implementation
{ TDamo }
constructor TDamo.Create(Name: String);
begin
  sName := Name;
end;
end.

Nice and simple.  Now, let’s create an OnCreate event for Form1 and in that event, create an instance of TDamo and assign it to the DataObject property of bsDamoObj (I have declared DamoObj as a global variable).

In this example, because TDamo doesn’t descend from TComponent, we don’t set the Component property of bsDamoObj, instead we will set the DataObject property on bsDamoObj.

procedure TForm1.FormCreate(Sender: TObject);
begin
  DamoObj := TDamo.Create('DamoObject');
  bsDamoObj.DataObject := DamoObj;
end;

Flip back to the Form Designer and we will add our TBindExpressions.  Double click on blDirectionDemo to open the LiveBinding Editor, click the New button, and choose TBindExpression.  Select your TBindExpression and set the following properties:

Name := bxDamoObjName
ControlComponent := edtObjectName
ControlExpression := Text
Direction := dirBidirectional
NotifyOutputs := True
SourceComponent := bsDamoObj
SourceExpression := Name

The first thing to note here is the Direction property.  This is where we can set the behaviour of the expression.  There are three options:

dirSourceToControl: The standard, one-way flow of data from source to the control object

dirControlToSource: One-way flow from the control back to a source object

dirBidirectional: The source and control objects can pass data back and forth between one another

If someone has a good reason to use dirControlToSource, please let me know!

The NotifyOutputs property is the second thing to notice.  If we have another expression where the source object of that expression is the same as the current expression and we want that other expression to fire then NotifyOutputs needs to be enabled.  In our example, we will create another expression that will display the name of our TDamo object in edtDamoObjStatus to prove that the bidirectional expression works but this expression won’t fire if NotifyOutputs on our first expression is false - to clarify, the source object, DamoObject will be updated, but the actual expression that displays the name in edtDamoObjStatus won’t fire automatically.

Third and finally, you will see that our SourceComponent is set to bsDamoObj.  This is the TBindScope which is associated to our TDamo object.  Because of this, I can simply set SourceExpression to Name (the property of our TDamo object).

In the LiveBinding Editor, click New again to create our second TBindExpression.  This is the expression that will be a typical Source-To-Control TBindExpression and its properties are set as follows:

Name := bxDamoObjStatus
ControlComponent := edtDamoObjStatus
ControlExpression := Text
SourceComponent := bsDamoObj
SourceExpression := Name

Close the LiveBinding Editor so that we are back to the Form Designer.  All that is left now is to notify the application when a change is made to our TDamo object.  This will happen when we execute an OnChange event in edtDamoObjName.  Create an OnChange event for edtDamoObjName and add the following line of code to it:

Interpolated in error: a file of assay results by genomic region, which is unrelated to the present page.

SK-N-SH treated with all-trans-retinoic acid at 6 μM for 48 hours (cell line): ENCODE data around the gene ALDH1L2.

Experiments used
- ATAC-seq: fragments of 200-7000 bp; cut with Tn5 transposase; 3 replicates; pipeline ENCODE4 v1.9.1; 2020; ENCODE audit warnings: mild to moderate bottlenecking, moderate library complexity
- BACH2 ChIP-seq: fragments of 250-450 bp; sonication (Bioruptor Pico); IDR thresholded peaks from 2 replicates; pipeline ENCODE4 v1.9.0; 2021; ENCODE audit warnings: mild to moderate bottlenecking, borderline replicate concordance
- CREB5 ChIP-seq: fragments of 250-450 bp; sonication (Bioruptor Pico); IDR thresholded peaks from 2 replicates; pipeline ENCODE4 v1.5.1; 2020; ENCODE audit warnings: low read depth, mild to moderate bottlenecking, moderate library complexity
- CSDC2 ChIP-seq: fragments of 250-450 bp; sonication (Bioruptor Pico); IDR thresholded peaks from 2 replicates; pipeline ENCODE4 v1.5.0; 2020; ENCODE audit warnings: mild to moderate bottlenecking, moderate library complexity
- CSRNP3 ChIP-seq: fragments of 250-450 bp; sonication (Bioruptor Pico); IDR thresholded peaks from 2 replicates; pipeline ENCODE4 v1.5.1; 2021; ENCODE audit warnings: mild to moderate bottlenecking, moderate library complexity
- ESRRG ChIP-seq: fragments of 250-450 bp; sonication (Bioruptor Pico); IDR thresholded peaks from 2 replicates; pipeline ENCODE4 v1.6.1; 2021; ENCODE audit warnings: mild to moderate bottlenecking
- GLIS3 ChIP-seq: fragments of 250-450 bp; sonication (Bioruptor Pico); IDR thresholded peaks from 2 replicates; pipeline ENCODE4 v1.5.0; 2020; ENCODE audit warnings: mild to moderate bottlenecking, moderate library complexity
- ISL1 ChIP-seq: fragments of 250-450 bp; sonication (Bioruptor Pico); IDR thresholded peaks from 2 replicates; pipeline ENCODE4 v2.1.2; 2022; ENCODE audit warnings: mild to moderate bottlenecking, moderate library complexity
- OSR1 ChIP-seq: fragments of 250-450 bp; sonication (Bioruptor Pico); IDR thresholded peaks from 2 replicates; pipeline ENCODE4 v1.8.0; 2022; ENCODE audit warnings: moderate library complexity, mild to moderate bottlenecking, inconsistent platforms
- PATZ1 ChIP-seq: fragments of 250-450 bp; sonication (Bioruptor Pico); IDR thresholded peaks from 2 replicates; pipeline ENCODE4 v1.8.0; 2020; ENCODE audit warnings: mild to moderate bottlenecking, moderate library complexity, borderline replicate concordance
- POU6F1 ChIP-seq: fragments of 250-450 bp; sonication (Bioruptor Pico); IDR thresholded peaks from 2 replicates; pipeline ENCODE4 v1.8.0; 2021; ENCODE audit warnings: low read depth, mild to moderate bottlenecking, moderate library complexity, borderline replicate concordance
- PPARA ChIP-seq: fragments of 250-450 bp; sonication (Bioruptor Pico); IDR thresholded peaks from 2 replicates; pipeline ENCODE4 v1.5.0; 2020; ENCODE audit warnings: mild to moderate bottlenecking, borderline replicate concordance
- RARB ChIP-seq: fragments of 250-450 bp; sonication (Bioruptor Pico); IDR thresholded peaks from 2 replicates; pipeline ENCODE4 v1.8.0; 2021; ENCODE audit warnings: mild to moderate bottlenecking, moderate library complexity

blDirectionDemo.Notify(Sender, 'Text');

Run the application and you should see both TEdit controls displaying the same name.  Make a change to the top TEdit and you should see the second TEdit reflect that change.  I also encourage you to play around with the NotifyOutput property and see how that affects your other LiveBindings.

Out. Damo.

Express yourself further with TBindExprItems

June 19th, 2012 by damienbootsma

If a data element or a UI control changes state in your application, you may want multiple actions to occur.  For example, when I change tabs in a TTabContol, I want a number of UI controls to also change - this is the perfect job for a TBindExprItems LiveBinding.  This component groups ‘linked’ expressions together and executes them.

Let’s create a new FireMonkey HD Application, Save All (FDamoExprItems.pas and ExprItemsDemo.dpr) and add some controls to see this behaviour:

In your application add the following UI controls and lay them out to something similar as follows:

- TTabControl: Name:= tcTabDemo, add 5 TTabItems to tcTabDemo using the ‘Add Item’ link at the bottom of the Object Inspector

- TEdit: Name := edtTabStatus

- TProgressBar: Name := pgTabStatus, max := 4

- TTrackBar: Name:= tbZoomy, max := 4

With our UI controls laid out on the form, it is now time to create our LiveBinding.  The functionality that I want to implement is when the user switches to a new tab, I want edtTabStatus to display the Tab Index that is currently selected, pgTabStatus to reflect the Tab Index that is currently selected and tbZoomy to also display the currently selected Tab Index.  From the Tool Palette, find and drop a TBindingsList on the form (Name := blExpressionItems) double click to display the Expression Editor, click the New icon in the top left hand side of the Expression Editor and choose TBindExprItems and click Ok.

The first thing that we need to set up is the Source and Control objects.  In our scenario I want to capture the current TabItem that is selected so the source object is tcTabDemo.  I’m going to have multiple control objects so for now I will set the control object as edtTabStatus.  We set these by selecting our LiveBinding in the open editor and from the Object Inspector set the ControlComponent and the SourceComponent.